[Kst] memory checks...

Barth Netterfield netterfield at astro.utoronto.ca
Thu May 27 20:38:42 CEST 2004

A very real possibility which I have done myself, and made bad things happen.

omega% kst -f 0 /data/rawdir/B2K2/ -y bolo1 -y bolo2 -y bolo3 -y bolo4 -y 
bolo5 -y bolo6 -y bolo7 -m 2

I just asked it to read 7x54million sample vectors (+ INDEX).  I meant to add 
-n 1000000, but forgot.  Each vector is 216 MB, so my 512 MB machine is going 
to run out of memory and start swapping, then run out of swap and die.

(similarly, with the datawizard, reading 0 to end, all bolometers...It is 
*going* to happen!!!)

Swapping then dieing is bad.  Saying 'Hey buddy, you asked for too much 
memory, so we're only going to allocate as much as we can and not do the 
rest....' would be vastly better.

*** I consider it a non-negotiable fact that being able to test memory on 
vector allocation is a very good thing.  ***

The *only* questions are:
	i) under linux, is it possible?
	ii) if so, how.

For (i) the answer is clearly "yes".  I can run 'top' and see how much free 
ram there is, how much ram is being used for cache, and how much swap is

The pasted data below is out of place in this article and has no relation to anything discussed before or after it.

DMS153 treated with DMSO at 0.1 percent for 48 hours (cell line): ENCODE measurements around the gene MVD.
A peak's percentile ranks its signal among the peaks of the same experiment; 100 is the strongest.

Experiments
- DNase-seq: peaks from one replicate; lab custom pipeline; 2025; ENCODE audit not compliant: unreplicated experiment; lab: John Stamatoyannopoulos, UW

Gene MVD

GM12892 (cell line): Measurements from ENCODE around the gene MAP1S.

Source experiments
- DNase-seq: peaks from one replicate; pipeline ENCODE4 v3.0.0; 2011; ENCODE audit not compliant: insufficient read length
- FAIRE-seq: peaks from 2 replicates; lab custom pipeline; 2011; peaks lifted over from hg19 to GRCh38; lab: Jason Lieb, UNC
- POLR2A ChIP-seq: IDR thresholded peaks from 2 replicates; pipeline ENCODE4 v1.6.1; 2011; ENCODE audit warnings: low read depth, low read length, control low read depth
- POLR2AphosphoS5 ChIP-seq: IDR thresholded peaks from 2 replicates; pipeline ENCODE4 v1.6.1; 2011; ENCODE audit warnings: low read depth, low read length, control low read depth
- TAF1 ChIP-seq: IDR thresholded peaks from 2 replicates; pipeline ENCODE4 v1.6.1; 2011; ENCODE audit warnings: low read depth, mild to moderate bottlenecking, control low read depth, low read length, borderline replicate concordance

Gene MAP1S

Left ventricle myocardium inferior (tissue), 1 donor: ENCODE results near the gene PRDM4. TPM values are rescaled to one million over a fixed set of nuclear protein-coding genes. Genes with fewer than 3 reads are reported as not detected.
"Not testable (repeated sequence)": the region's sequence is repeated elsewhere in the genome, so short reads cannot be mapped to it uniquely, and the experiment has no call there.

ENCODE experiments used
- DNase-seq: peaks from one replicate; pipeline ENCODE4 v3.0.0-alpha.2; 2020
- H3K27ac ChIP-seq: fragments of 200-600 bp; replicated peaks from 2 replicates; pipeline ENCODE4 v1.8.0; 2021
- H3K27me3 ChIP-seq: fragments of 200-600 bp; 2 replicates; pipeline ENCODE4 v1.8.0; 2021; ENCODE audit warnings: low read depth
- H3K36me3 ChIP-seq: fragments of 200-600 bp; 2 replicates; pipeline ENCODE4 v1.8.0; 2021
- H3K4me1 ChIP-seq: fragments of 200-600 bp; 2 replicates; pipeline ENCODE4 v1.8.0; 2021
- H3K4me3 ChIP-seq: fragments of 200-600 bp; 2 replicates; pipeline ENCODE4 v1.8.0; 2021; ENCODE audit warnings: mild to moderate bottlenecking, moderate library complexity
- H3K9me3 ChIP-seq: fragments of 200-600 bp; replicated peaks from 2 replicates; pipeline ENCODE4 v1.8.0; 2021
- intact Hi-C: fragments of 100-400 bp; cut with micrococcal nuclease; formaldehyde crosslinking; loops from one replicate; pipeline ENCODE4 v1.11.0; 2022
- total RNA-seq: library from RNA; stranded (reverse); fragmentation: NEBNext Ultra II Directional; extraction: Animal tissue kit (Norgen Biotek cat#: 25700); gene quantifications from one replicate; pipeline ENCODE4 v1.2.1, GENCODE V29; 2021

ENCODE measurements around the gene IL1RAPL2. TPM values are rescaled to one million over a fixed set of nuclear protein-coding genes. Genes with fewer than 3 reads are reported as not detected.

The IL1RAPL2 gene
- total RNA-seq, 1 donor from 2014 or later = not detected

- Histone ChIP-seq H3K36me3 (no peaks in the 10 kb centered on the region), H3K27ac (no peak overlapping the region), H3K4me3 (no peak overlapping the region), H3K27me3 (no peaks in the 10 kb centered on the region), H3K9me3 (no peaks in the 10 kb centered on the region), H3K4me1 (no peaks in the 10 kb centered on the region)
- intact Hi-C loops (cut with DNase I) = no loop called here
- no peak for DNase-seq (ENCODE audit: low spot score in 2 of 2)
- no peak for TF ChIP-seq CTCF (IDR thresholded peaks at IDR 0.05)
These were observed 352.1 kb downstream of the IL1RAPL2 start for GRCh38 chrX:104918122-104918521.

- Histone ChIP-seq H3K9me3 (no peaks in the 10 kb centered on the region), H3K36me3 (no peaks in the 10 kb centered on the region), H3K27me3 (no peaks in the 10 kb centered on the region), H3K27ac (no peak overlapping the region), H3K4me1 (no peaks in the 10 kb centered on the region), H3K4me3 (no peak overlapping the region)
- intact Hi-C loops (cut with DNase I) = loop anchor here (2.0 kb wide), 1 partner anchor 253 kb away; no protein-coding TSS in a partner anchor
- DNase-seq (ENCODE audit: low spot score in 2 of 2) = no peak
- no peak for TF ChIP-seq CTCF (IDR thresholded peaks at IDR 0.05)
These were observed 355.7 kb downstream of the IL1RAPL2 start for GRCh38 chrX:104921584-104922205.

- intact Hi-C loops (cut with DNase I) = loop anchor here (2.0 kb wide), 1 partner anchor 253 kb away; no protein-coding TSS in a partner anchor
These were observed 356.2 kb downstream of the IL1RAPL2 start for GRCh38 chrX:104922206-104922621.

free.  Top gets this information, so we can get this information.  Getting 
this information before the malloc could allow us to make some intelligent 
decisions about what to do.  (ie, I probably don't want to allocate more than 
free+cache - if I do my machine will likely be pretty much useless or will 
just die).

If course this will neither be portable nor 100% reliable... but it will help 
in the common case!

One idea is this:
i) Implement a function 'bool KST::checkMemory(size_t size)' which is 
config/#ifdef wrapped for various platforms.  The default for otherwise 
unsupported platforms could just return true.  kst would test before 
allocation.  If it comes back false, it should refuse to allocate in some 
pleasantly informative manner.
ii) if it comes back true, allocate the memory, and then check it (useful on 
systems where an allocation error can actually happen and allocation doesn't 

This of course is not bullet proof, (eg, memory gets allocated or freed by 
some other program/thread in between checking and allocating) but this will 
be relativly rare, and I bet it would catch the vast majority of problems.  
Enough problems would be caught to be easily worth the effort.


On May 26, 2004 05:29 pm, George Staikos wrote:
> On May 26, 2004 16:03, Andrew Walker wrote:
> > To catch every case of a failed memory allocation would involve
> > using try catch around every function that performs a memory allocation,
> > including (presumably) all Qt and KDE code. In my opinion this would
> > be the ideal situation - programs should not crash under low memory
> > conditions. I recognize this is a lot of work but it is something that
> > could be done incrementally.
>    The problem is that the code internal to Qt and KDE don't do this
> anyway. Actually I don't think too many toolkits do handle this completely.